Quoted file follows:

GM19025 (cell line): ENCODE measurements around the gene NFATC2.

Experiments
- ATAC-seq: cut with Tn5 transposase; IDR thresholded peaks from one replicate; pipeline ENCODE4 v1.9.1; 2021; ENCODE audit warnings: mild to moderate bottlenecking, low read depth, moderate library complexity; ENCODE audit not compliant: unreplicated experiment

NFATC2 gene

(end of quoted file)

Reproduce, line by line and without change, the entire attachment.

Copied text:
GM19025 (cell line): ENCODE measurements around the gene NFATC2.

Experiments
- ATAC-seq: cut with Tn5 transposase; IDR thresholded peaks from one replicate; pipeline ENCODE4 v1.9.1; 2021; ENCODE audit warnings: mild to moderate bottlenecking, low read depth, moderate library complexity; ENCODE audit not compliant: unreplicated experiment

NFATC2 gene